Kerwin Charles Kerwin
Charles is the Steans Family Professor in Education Policy in the
Harris School and a research associate at the National Bureau of
Economic Research. His research focuses on a range of
subjects in the broad area of empirical labor economics. His work has
examined the effect of abortion legalization on outcomes for children
born around the time of legalization; how the racial composition of
neighborhoods affects the social connections people make; causes for
the dramatic convergence in completed schooling between recent
generations of American men and women; the effect of retirement on
subjective well being; how wealth is propagated across generations
within a family; and many dimensions of the effect of health shocks,
including the effect on family stability and labor supply. In ongoing
work, he is studying the assortative mating in economic models, and
labor supply responses to anticipated expenses.
Greg Duncan Greg
Duncan is Edwina S. Tarry Professor, School of Education and Social
Policy; Faculty Fellow, Institute for Policy Research, Northwestern
University and Director, Northwestern University/University of Chicago
Joint Center for Poverty Research. Duncan has published extensively on
issues of income distribution, child poverty and welfare dependence.
Duncan is a member of the interdisciplinary Family and Child Well-Being
Research Network of the National Institute of Child Health and Human
Development and the MacArthur Network on the Family and the Economy.
Roland Fryer Roland
Fryer is Assistant Professor of Economics at Harvard University.
His research has included an examination of the effect of attending
historically black colleges and universities, an empirical analysis of
"acting white", consequences of affirmative action programs, the
psychological basis of racial bias, empirical studies of the
achievement gap between white and black students, and the sociology of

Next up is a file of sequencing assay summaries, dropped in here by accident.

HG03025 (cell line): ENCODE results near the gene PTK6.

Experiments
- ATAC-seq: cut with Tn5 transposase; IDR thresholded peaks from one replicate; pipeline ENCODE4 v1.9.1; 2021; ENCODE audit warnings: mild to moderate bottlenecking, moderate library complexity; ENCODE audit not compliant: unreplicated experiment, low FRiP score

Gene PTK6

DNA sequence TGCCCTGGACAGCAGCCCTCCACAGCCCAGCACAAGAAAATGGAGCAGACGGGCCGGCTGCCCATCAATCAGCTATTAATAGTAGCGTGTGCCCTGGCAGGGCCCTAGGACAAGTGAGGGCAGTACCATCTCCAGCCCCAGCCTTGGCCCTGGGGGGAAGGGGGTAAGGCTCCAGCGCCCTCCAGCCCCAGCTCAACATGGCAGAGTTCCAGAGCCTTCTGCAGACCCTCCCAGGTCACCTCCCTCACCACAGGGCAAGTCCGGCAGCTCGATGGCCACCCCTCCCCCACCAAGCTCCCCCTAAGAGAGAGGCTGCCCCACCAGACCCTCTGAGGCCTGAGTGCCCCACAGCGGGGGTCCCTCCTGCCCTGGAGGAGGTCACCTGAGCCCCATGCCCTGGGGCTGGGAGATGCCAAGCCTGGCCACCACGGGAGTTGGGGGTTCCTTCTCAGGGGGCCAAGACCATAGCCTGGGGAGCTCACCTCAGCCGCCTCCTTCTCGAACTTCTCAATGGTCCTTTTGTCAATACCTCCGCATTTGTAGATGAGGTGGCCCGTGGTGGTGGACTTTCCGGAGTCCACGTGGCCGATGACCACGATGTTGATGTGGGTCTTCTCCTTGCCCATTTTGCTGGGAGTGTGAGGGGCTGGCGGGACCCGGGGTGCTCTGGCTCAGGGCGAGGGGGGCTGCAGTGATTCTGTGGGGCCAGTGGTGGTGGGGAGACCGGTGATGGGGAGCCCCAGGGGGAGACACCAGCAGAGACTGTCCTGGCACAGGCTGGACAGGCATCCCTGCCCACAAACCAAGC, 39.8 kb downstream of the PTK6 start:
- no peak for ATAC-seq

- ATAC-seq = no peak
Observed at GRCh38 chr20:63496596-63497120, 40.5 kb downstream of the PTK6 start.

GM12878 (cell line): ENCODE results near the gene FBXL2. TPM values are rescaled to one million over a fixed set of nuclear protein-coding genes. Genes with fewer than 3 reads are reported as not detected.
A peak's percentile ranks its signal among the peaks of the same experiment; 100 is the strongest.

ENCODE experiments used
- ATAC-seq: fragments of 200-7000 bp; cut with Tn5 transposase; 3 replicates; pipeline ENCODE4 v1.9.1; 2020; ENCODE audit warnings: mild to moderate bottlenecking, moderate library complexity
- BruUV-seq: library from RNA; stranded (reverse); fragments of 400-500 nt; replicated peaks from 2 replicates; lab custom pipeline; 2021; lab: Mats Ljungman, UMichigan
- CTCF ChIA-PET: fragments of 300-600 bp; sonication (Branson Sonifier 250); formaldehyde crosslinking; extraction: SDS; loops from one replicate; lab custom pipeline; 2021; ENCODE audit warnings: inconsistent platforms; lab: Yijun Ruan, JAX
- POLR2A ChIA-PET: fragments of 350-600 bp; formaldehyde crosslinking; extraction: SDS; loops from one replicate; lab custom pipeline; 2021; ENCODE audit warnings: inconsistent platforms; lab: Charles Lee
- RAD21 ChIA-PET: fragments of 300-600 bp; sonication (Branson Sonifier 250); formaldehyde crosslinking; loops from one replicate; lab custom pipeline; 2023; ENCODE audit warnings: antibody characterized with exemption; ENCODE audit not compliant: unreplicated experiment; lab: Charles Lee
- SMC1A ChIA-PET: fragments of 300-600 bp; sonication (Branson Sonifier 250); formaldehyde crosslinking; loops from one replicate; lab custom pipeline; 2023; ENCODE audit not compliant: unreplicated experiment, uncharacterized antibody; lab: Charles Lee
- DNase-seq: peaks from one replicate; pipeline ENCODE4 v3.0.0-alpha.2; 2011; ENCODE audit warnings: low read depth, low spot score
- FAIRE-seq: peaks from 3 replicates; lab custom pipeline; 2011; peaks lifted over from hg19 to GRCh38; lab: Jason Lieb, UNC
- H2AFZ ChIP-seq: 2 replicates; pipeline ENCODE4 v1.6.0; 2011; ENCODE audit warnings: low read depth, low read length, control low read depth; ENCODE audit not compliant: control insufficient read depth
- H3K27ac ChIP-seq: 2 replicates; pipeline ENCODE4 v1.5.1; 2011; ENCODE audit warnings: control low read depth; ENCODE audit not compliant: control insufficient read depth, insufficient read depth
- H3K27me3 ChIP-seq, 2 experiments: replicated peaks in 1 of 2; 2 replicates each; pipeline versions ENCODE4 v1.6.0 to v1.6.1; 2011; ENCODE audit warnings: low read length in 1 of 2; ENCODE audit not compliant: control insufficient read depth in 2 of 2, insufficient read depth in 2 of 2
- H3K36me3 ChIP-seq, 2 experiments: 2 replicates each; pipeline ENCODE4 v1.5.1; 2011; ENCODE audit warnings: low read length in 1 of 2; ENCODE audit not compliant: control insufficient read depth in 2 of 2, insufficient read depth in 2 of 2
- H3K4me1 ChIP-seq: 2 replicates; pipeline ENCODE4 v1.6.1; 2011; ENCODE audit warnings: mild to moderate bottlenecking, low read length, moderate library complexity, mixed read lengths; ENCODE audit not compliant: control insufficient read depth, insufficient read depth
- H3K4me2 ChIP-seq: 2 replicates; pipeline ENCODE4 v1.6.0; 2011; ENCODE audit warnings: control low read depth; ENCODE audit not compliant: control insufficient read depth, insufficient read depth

James Heckman James
Heckman is the Henry Schultz Distinguished Service Professor of
Economics at the University of Chicago, where he also serves as
director of the Economics Research Center and the Center for Social
Program Evaluation. Heckman's work has been devoted to the development
of a scientific basis for economic policy evaluation, with special
emphasis on models of individuals and disaggregated groups, and to the
problems and possibilities created by heterogeneity, diversity, and
unobserved counterfactual states. He also does research on human
development and lifecycle skill formation. He has received numerous
awards for his work, including the John Bates Clark Award of the
American Economic Association in 1983, the 2000 Nobel Memorial Prize in
Economic Sciences (with Daniel McFadden), and the 2005 Jacob Mincer
Award for Lifetime Achievement in Labor Economics.
Steven Levitt Steven Levitt is Director of the Initiative on Chicago Price Theory ,
and Alvin H. Baum Professor of Economics at the University of Chicago.
Levitt's research includes a wide range of topics such as the economic
aspects of crime, corruption, sports, and education. In 2003, he
received the John Bates Clark Medal from the American Economic
Derek Neal Derek
Neal is the Director of the Chicago Workshop on Black-White Inequality
and Professor in the Department of Economics at the University of
Chicago. His current research focuses on measuring black-white labor
market inequality and its causes. In related work, he is trying to
understand the determinants of the black-white skill gap among young
persons as well as black-white differences in family structure.